May 23, 2015
May 22, 2015
May 21, 2015
When is Your Company’s Social Media Policy an Unfair Labor Practice? Recent NLRB Decisions Offer Long-Awaited Guidance for Employers
The National Labor Relations Board (NLRB) has issued a few important decisions that shed light on another enigmatic question: whether and how employers can restrict their employees’ use of social media. Below is a summary of the NLRB’s nine most important edicts and how they impact your business.
1. Employers may prohibit employee “rants.”
Under the National Labor Relations Act (the Act), when employees converse with each other about their workplace conditions, they engage in “protected concerted activity.” However, individual employee rants (e.g., when one employee posts inappropriate comments without engaging in dialogue with other employees), are not protected under the Act. And the NLRB has expressly ruled that employees may be disciplined or terminated for engaging in such public rants. Prohibiting this behavior in a social media policy does not violate the Act as long as it does not chill protected speech.
2. Employers may restrict employees’ commercial use of company marks.
While employees have the right (in fact, under certain circumstances, the obligation) to disclose the name of the company about which they are complaining or conversing on social media, employees do not have the right to use company logos and protected marks for commercial purposes. Importantly, however, an employer’s policy should clearly explain that restrictions on the use of company marks do not prohibit employees from making non-commercial use of the marks, such as in workplace or work-related discussions or in labor related activities (for example in connection with a legal protest about workplace conditions).
3. Savings clauses are recommended, but may not win the day.
A “savings clause” is a statement such as “[n]othing in this policy should be construed or applied to prohibit employees’ rights under the National Labor Relations Act.” These clauses are valuable, and it is wise to include them. That said, recent decisions have held that it is unreasonable to expect employees to understand the Act well enough to know what provisions of a policy may not apply. Accordingly, the best practice is to include the clause, but also be transparently compliant with the Act.
4. Confidentiality clauses should be narrowly tailored.
It is reasonable for an employer to restrict employees from disclosing company trade secrets in social media. However, employers cannot completely restrict employees’ rights to discuss wages, workplace conditions, and employee or company performance. Such discussions among employees are protected under the Act, even if held in a public or semi-public forum.
5. Generic or overly- broad “courtesy clauses” should be avoided.
General prohibition of the use of colorful language, distasteful critiques, and unseemly remarks in social media (otherwise known as “courtesy clauses”) may be construed to restrict employees’ rights to publicly criticize their employer. The NLRB has held that courtesy clauses violate the Act. Poor taste does not undermine employees’ rights to discuss the terms and conditions of their employment. Employers may encourage employees to refrain from making insulting remarks or engaging in hateful speech in social media. However, employers may not impose wholesale restrictions.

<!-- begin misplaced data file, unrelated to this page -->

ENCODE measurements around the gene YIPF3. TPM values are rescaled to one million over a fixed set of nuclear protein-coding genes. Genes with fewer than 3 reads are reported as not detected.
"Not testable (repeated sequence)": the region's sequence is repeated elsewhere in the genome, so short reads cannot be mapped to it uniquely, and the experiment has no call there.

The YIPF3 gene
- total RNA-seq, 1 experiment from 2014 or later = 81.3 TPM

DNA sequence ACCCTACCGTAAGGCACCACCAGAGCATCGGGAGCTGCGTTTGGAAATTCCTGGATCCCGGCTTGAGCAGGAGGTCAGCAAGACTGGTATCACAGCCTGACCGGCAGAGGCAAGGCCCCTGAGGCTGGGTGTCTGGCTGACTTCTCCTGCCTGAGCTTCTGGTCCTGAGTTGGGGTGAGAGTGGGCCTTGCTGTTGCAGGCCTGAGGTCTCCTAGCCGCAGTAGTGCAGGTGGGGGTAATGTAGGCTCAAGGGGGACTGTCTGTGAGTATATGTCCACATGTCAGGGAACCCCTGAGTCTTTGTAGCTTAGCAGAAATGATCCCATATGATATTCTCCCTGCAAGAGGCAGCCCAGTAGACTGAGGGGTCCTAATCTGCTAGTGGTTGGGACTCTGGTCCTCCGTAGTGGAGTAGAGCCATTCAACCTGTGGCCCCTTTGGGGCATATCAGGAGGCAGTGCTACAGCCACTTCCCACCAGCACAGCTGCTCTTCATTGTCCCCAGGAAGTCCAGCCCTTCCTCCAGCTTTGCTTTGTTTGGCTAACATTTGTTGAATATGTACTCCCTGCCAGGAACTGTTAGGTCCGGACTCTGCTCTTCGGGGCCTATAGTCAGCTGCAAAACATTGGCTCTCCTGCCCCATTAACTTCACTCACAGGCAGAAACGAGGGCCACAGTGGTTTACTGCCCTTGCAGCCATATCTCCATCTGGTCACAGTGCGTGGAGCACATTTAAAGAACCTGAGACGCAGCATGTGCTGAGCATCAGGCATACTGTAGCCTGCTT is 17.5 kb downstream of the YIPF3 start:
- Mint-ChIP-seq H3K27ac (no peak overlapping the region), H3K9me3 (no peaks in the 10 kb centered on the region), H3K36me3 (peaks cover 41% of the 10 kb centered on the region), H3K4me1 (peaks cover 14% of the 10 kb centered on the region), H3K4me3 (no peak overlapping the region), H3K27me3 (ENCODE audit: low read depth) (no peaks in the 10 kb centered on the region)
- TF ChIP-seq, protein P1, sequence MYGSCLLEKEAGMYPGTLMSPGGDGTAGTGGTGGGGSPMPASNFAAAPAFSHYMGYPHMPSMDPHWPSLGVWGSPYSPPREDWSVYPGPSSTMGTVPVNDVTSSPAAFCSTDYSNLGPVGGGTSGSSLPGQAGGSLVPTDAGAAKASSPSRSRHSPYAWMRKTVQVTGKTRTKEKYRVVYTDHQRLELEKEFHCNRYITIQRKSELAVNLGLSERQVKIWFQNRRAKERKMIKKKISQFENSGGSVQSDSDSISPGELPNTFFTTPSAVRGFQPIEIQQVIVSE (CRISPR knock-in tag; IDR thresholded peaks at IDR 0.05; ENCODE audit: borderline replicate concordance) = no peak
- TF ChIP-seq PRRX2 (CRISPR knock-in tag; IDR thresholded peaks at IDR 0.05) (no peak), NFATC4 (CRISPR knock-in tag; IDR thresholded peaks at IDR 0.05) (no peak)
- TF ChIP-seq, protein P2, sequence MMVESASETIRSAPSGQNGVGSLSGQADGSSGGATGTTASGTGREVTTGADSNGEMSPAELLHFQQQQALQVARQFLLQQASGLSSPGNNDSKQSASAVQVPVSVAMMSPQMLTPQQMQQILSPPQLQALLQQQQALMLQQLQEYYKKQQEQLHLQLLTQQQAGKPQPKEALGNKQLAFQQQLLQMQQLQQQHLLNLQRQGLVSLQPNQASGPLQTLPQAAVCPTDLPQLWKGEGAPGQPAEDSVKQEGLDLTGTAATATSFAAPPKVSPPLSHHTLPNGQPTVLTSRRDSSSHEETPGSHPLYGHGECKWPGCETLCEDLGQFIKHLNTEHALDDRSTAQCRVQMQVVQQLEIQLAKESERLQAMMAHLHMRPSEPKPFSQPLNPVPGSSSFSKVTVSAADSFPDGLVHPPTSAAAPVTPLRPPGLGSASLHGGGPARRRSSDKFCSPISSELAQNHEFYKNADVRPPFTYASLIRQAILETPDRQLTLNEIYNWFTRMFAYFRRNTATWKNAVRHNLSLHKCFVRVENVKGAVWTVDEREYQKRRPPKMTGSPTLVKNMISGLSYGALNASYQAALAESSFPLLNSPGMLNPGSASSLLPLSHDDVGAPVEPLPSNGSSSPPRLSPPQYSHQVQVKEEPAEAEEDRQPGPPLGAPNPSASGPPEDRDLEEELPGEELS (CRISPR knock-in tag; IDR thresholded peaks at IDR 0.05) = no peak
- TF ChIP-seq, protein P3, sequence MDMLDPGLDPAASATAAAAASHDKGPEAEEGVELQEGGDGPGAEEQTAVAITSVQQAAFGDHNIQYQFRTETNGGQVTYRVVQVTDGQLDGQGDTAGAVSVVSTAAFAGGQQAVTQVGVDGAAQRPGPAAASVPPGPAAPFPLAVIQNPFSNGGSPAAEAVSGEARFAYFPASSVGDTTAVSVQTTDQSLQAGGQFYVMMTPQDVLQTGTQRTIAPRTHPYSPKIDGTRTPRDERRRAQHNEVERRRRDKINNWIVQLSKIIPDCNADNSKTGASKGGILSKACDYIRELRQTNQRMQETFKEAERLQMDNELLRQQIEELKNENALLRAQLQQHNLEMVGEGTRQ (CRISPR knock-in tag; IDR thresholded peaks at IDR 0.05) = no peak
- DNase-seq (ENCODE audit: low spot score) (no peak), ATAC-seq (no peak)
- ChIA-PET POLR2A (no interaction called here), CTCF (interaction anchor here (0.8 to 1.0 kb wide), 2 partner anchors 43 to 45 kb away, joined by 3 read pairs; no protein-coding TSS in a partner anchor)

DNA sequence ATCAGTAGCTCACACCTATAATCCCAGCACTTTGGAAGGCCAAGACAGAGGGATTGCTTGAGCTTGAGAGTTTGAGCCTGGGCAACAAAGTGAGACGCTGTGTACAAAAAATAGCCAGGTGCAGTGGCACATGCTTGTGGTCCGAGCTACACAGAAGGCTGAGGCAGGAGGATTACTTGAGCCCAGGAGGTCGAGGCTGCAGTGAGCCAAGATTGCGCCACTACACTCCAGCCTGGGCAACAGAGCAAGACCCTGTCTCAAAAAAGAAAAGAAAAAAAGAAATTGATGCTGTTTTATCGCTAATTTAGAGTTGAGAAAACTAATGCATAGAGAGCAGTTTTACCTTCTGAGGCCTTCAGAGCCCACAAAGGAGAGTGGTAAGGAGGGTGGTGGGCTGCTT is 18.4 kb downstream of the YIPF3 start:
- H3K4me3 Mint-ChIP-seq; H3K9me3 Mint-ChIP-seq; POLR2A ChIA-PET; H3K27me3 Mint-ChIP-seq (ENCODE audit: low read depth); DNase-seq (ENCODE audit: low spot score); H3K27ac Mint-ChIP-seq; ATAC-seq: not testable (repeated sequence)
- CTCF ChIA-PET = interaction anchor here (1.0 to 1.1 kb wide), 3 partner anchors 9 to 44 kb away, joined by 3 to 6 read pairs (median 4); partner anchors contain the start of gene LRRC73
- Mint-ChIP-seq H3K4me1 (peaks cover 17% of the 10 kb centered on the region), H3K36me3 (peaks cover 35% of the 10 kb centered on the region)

6. Restrictions on outside and/or unauthorized interviews may violate the Act.
For reasons like those discussed above, the NLRB has ruled that policies prohibiting employees from engaging in outside or unauthorized interviews violate the Act. However, unlike courtesy clauses, the NLRB upheld a clause in a social media policy that prohibited “bad attitudes.” Essentially, this means that while an employee has the right to speak publicly and even distastefully when engaged in discussion with other employees, the employee does not have the right to act offensively in outside and unauthorized interviews about the company. These types of interviews are not “concerted activities” and therefore are not protected by the Act.
7. Opinions are largely protected.
Expressing an opinion in social media discussions among employees, even if an opinion is factually incorrect, is protected under the Act. While this may seem counterintuitive, the NLRB reasons that when employees engage in discussion about workplace conditions, their comments may not always be factually accurate. Yet, requiring absolute accuracy is viewed to oppose employees’ rights to engage in protected activities. Simply put, the purpose of discussion is to come to a collective understanding or discussion and, in so doing, people must be permitted to express their opinions, even if their statements are not entirely factually accurate.
8. Social media policies implemented in response to union activities (or attempts to unionize) are particularly scrutinized.
9. Employers remain entitled to enforce important workplace policies, even in the context of social media.
Employers retain the right to prohibit sexual harassment, workplace violence and threats of violence, sabotage, and/or abusive and malicious activity. And employers also may limit employees’ use of social media at work, during working time, and/or on company equipment. Finally, even if employees are engaging in protected concerted activity, an employer can suggest that they should exercise good judgment and caution employees that if their conduct violates the rights of other employees or third parties, it may result in liability to these individuals. Keep in mind that most provisions held by the NLRB to be unfair labor practices were written as “absolutes” or “mandates.” Polite and useful suggestions are acceptable as long as it is clear that they are just that.
With these principles in mind, employers should take a look at their current policies and practices and make sure they don't run afoul of the Act.